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by Tony Chen
Here's a few things I've been hearing from other hospitals on the impact of this recession.
"Bad debt is going through the roof."
"Even administrative employees are being asked to take unpaid time off, go on furloughs."
"Merit increases are frozen. So are open positions."
"Surprisingly, volumes are up 5 to 8 percent from last year. It's just that we're not getting paid for the services we provided."
"We are actually having one of the strongest years in the hospital's history."
"We're actually doing okay, though we are reconsidering a major capital project."
One thing to recognize is that while we like to look at national numbers, our hospital systems all operate in local environments. Yes, all of our investment incomes were smashed, but each market (some folks say it's probably 250 to 300 local markets around the country) will have unique dynamics to deal with.
This morning, hospital CEO blogger Paul Levy wrote an open letter to his employees about the $20M hole they face--layoffs, furloughs, pay reductions, eliminating pay raises are all on the table. Paul continues to push the envelope with transparency, which I believe will help his team find the best solutions. He updated his post to say that he's received over 200 ideas from employees on what other expenses could be cut out.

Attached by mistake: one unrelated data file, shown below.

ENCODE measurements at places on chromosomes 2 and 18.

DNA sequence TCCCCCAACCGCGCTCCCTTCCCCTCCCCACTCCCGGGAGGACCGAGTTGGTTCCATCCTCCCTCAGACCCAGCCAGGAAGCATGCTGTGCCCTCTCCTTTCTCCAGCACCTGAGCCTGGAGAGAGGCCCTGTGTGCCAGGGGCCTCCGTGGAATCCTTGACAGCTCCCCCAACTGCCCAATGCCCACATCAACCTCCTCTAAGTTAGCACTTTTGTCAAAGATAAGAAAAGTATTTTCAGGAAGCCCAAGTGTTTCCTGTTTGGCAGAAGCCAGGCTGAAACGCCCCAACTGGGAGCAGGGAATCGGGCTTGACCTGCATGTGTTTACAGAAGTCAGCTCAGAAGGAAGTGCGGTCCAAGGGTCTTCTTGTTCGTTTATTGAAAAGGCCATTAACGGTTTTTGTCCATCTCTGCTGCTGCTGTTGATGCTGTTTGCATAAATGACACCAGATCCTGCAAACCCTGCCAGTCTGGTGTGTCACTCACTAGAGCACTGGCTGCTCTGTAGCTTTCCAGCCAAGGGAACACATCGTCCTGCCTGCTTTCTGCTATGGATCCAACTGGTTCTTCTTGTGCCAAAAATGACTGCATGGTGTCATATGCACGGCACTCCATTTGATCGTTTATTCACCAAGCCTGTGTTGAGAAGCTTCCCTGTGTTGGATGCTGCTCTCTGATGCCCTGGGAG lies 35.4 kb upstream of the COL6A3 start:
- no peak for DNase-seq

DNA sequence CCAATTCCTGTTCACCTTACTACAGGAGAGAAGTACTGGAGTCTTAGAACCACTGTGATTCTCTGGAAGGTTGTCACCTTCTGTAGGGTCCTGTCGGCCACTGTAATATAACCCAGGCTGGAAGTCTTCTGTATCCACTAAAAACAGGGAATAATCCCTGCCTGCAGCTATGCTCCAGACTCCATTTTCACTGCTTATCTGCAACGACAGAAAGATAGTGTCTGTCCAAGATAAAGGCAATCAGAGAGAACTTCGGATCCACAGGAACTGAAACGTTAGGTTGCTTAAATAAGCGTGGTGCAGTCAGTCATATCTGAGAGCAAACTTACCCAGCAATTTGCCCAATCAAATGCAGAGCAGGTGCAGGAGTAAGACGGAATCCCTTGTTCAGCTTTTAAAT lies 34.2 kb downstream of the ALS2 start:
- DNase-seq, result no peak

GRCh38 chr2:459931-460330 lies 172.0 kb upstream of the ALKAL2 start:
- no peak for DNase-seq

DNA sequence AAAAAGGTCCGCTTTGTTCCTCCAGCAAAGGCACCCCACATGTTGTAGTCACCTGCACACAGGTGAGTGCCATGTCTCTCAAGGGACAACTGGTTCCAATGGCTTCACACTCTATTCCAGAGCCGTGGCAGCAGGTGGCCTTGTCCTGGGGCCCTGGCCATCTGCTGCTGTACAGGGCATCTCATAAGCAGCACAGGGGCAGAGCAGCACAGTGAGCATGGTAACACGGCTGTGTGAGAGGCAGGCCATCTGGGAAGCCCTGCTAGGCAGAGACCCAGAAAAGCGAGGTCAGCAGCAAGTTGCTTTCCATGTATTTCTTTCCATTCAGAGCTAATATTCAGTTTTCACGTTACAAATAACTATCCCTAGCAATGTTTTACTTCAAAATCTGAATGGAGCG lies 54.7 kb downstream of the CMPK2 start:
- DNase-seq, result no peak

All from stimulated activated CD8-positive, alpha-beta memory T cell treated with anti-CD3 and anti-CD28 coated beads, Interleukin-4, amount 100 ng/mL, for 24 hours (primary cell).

"Now, sadly, we have to crank up the expense reduction," Levy said. "We began the year with a level of staffing that assumed a larger number of patients.
"Part of the solution to this problem will be to lay off people. I'm not sure how many yet, and I am hoping you can help me figure out how to minimize the number by using more creative and less disruptive ways to solve the problem."
If any organization can pull through something like this, it is Paul's, as they have created such an open, collaborative environment--for all the negative things to come, this may actually pull people even closer together. Keep up the good work, Paul--we're all in the same boat here.
Out of all the ideas I've heard for cost-cutting, the idea that I hear the most is employing a systematic process improvement methodology, such as lean management and/or six sigma. In this environment, lean management techniques, in particular, can yield results quickly (with six sigma, it takes time to get trained. And even if you are trained, it takes weeks/months to find the right metrics and measure them meaningfully).
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